Parents raise school discipline concerns at Clearwater meeting

Approximately 50 people attended a meeting last week at the Clearwater Senior Center where concerns were aired about how Clearwater schools have handled recent disruptions. District officials said a number of steps have been taken to deal with disciplinary problems.

By Travis Mounts 


CLEARWATER – Roughly 50 people were in attendance last Thursday night at a community meeting to address concerns about discipline procedures at Clearwater Elementary West.

Laurien Taton is a mother and teacher in another school district who has two students attending Elementary West.

“We are concerned about behaviors we are seeing at Elementary West,” she said. “What I see at Elementary West is not normal.”

She said she was not after anybody’s job, and was not looking to see students removed from the school She said she wanted to bring awareness to the situation.

Specific incidents were not brought up at the meeting, but it was stated at the meeting that there were violent behaviors and attacks on staff.

“That’s not normal and that’s not OK,” one parent said.

Taton said the district does not have a structured discipline plan, and she said she was told that the district had never needed one before.

One parent in attendance said that what have been mild to moderate issues seem to have escalated this year. Several parents expressed the opinion that the district is putting other priorities, such as test scores, ahead of discipline.

Superintendent Chris Cooper visited  with TSnews. He acknowledged that the district saw a spike in behavior issues last fall. He said that the district has taken numerous steps to address the problems, and that the situation has improved significantly.

Cooper said that Clearwater schools do not have a disciplinary plan that says if “action X” occurs, the “action Y” takes place as a consequence.

“That’s pretty typical. Every situation is different,” he said, noting that schools have moved away from zero-tolerance policies that districts found to be ineffective.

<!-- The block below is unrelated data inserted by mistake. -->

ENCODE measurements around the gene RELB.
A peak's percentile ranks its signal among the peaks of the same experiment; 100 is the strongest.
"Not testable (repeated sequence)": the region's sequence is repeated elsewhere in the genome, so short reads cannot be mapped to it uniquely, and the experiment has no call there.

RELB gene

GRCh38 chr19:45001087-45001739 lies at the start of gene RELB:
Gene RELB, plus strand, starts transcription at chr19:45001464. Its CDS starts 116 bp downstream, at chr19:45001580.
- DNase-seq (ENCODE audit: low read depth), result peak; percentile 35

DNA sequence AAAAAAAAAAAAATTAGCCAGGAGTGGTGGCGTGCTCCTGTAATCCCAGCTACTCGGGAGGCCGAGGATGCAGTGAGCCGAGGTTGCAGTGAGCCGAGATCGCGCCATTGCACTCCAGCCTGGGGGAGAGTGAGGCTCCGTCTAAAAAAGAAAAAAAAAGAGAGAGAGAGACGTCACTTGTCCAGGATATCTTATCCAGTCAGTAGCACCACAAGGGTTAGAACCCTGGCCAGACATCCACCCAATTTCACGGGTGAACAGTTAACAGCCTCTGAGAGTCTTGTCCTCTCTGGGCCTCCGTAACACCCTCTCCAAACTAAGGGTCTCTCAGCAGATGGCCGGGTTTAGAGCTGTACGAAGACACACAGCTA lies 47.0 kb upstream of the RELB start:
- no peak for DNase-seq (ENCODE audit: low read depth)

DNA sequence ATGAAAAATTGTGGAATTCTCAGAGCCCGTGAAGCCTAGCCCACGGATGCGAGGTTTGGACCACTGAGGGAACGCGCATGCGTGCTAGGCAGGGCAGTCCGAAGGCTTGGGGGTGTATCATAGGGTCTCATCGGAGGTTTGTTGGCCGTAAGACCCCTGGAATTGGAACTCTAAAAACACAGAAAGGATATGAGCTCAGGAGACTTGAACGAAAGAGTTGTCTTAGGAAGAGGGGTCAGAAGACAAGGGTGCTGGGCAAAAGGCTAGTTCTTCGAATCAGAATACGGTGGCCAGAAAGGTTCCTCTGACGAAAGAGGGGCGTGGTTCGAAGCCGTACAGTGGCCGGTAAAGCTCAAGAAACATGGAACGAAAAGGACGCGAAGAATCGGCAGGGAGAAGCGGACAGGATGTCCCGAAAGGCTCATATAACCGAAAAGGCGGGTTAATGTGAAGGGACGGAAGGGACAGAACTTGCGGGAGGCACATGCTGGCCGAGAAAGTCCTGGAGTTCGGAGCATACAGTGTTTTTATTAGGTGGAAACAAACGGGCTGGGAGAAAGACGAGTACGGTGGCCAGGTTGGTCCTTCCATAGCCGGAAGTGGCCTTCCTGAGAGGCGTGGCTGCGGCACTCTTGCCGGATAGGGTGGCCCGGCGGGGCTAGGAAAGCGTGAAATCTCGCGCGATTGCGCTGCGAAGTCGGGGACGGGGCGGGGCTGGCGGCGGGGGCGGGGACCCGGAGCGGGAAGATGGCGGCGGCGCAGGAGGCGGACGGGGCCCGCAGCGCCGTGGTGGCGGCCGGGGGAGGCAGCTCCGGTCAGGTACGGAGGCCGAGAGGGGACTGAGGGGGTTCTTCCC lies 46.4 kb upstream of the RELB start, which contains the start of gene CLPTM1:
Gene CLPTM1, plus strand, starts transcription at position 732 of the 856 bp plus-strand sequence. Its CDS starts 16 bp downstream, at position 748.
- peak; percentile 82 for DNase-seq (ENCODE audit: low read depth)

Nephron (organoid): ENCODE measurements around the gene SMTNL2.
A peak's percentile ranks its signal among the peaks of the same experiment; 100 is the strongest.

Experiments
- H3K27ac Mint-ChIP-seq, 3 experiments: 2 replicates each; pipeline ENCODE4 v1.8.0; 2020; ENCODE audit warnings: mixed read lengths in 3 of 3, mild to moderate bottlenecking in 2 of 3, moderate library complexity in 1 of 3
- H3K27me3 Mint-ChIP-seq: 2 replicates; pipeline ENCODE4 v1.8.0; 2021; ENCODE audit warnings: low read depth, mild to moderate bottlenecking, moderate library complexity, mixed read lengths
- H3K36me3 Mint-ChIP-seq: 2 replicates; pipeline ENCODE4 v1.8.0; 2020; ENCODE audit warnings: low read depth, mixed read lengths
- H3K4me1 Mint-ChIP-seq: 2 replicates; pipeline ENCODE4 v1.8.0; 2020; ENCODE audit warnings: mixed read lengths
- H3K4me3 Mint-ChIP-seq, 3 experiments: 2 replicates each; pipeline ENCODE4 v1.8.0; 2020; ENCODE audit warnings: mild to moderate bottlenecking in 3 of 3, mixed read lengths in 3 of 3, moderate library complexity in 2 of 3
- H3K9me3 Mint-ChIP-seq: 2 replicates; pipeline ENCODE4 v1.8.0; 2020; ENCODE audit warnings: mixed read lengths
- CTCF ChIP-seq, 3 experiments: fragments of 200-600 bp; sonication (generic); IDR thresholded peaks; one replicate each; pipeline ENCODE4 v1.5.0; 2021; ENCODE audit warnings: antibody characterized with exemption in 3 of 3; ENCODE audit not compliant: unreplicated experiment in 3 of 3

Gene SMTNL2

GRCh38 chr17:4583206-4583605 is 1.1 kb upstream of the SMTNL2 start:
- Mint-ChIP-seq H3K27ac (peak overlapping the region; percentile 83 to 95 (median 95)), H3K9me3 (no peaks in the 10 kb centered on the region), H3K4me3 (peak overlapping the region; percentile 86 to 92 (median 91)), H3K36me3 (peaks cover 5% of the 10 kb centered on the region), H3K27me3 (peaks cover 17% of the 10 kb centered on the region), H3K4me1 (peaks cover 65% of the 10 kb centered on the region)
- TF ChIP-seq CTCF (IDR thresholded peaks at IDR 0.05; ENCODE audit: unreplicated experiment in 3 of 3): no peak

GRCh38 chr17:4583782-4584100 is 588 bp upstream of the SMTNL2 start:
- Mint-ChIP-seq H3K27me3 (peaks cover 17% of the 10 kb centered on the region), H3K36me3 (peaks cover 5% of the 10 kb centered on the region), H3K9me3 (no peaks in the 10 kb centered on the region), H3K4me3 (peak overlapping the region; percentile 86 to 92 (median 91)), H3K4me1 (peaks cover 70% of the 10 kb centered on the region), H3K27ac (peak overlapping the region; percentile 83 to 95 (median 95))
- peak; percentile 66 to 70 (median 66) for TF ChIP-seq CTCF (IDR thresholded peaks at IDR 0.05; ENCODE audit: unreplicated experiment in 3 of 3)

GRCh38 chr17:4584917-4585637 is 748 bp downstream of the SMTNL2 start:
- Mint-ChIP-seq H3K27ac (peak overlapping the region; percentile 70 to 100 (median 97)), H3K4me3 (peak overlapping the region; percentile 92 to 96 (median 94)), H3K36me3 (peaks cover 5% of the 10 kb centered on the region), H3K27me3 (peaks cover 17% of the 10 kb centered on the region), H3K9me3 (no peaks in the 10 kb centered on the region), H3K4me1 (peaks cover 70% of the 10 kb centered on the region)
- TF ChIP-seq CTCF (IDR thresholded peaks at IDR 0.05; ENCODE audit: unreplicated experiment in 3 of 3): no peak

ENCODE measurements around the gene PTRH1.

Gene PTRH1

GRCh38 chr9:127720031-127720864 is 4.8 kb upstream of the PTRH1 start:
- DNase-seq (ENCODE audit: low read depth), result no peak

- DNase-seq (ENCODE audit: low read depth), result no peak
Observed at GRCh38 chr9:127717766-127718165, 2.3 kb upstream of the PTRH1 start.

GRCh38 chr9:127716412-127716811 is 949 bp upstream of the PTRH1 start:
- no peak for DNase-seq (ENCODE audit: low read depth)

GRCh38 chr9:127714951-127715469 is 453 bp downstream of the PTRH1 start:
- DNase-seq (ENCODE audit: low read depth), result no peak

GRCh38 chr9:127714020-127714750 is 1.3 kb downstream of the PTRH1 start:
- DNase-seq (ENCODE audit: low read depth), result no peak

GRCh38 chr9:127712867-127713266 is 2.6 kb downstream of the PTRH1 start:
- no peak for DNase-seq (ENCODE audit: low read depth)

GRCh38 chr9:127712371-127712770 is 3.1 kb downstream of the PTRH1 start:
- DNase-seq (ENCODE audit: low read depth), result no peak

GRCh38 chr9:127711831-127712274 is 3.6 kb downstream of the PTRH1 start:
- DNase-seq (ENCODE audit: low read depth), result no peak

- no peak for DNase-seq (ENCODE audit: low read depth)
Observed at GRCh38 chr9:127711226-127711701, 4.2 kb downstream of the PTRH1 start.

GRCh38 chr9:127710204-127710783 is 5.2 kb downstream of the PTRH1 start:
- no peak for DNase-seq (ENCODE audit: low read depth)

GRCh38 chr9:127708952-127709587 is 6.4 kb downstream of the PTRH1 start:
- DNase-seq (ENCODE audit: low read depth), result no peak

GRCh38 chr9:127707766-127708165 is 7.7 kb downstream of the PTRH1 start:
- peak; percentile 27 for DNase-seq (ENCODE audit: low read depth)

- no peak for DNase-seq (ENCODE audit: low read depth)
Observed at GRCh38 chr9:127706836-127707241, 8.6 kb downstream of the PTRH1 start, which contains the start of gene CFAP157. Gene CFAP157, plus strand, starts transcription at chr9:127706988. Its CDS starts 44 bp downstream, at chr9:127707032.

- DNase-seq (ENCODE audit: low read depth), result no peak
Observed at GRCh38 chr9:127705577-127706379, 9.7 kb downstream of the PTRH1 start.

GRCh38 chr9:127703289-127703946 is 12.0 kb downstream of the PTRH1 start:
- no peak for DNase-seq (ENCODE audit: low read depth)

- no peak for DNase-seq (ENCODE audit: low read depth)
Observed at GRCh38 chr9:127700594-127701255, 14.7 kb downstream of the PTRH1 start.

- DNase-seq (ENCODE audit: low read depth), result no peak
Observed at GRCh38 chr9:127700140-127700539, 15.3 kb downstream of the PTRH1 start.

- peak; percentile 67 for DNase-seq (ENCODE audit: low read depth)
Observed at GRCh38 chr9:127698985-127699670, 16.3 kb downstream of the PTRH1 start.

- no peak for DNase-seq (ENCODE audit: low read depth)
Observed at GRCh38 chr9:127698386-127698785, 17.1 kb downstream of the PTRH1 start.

There are behavior expectations included in the student handbook, which is available on the district website at 

Cooper said the district has added a full-time social worker to help address an increase in emotional issues. He said the district also used additional personnel as instruction coaches who worked with staff.

Former principal Diane Nickelson has been working with teachers and spending extra time with elementary staff. Cooper said the district also requested more services from the Goddard-based special education cooperative that USD 264 belongs to.

“That was a major development,” Cooper said.

More recently, he said, the district hired an outside consultant who has observed every classroom, coached staff, and made recommendations to adminstrators.

The district records office discipline referrals – known as ODRs – when students or incidents are reported to the principal’s office. That number hit 91 in November. 

“That’s higher than we’re OK with,” Cooper said.

He said that with the implementation of additional resources, that number dropped to 35 in December and down to just five in January. He said that ODRs are subjective, and that district personnel are working to be more consistent in how ODRs are applied.

Cooper also noted that the district had to empty classrooms several times in the fall semester due to behavioral disruptions. He said that happened just once in the just-completed third nine weeks.